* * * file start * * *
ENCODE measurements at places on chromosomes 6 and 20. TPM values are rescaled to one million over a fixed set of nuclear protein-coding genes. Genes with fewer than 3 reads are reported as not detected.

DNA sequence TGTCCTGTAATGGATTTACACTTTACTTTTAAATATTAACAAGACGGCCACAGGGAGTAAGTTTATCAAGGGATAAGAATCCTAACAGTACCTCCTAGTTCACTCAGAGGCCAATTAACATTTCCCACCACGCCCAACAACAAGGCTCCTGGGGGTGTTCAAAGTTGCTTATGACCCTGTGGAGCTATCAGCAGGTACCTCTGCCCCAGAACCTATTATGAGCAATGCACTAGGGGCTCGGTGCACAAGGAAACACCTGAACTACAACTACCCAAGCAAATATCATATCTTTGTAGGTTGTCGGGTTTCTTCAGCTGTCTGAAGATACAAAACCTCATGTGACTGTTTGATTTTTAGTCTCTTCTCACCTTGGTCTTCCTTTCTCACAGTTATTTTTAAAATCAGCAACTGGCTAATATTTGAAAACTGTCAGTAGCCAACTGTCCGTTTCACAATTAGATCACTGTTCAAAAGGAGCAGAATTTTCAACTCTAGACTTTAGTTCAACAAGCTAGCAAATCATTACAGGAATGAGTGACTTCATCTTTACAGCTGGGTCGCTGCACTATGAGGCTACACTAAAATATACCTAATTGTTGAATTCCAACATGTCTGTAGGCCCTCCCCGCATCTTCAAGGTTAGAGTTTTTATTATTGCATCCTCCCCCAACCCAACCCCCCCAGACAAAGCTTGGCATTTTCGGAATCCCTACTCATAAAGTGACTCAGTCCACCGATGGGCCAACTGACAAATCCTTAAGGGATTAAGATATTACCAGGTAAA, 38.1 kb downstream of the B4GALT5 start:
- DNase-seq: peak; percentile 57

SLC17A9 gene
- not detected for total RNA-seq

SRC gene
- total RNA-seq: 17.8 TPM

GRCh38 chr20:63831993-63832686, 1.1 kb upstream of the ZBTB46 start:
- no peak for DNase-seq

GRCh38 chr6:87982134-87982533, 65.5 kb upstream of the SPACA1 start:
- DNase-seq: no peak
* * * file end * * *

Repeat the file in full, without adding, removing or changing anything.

ENCODE measurements at places on chromosomes 6 and 20. TPM values are rescaled to one million over a fixed set of nuclear protein-coding genes. Genes with fewer than 3 reads are reported as not detected.

DNA sequence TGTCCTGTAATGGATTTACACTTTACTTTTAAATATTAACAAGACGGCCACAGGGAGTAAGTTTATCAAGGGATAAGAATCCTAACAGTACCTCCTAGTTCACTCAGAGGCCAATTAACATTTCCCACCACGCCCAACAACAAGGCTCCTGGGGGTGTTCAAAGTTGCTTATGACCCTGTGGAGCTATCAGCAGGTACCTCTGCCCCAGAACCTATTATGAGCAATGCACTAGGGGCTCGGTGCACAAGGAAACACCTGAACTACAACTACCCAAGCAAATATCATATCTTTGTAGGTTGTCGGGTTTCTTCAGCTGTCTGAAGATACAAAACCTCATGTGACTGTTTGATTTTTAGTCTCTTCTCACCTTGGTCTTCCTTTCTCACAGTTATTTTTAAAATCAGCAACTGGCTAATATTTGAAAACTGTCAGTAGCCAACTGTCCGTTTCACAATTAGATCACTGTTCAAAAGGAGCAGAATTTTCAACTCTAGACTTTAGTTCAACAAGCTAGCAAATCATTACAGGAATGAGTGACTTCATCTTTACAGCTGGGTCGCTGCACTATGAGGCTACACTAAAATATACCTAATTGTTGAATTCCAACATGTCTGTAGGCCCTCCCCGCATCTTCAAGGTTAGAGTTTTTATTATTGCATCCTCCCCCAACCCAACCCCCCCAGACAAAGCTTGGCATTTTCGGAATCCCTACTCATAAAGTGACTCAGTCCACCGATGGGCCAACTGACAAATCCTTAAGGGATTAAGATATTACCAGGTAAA, 38.1 kb downstream of the B4GALT5 start:
- DNase-seq: peak; percentile 57

SLC17A9 gene
- not detected for total RNA-seq

SRC gene
- total RNA-seq: 17.8 TPM

GRCh38 chr20:63831993-63832686, 1.1 kb upstream of the ZBTB46 start:
- no peak for DNase-seq

GRCh38 chr6:87982134-87982533, 65.5 kb upstream of the SPACA1 start:
- DNase-seq: no peak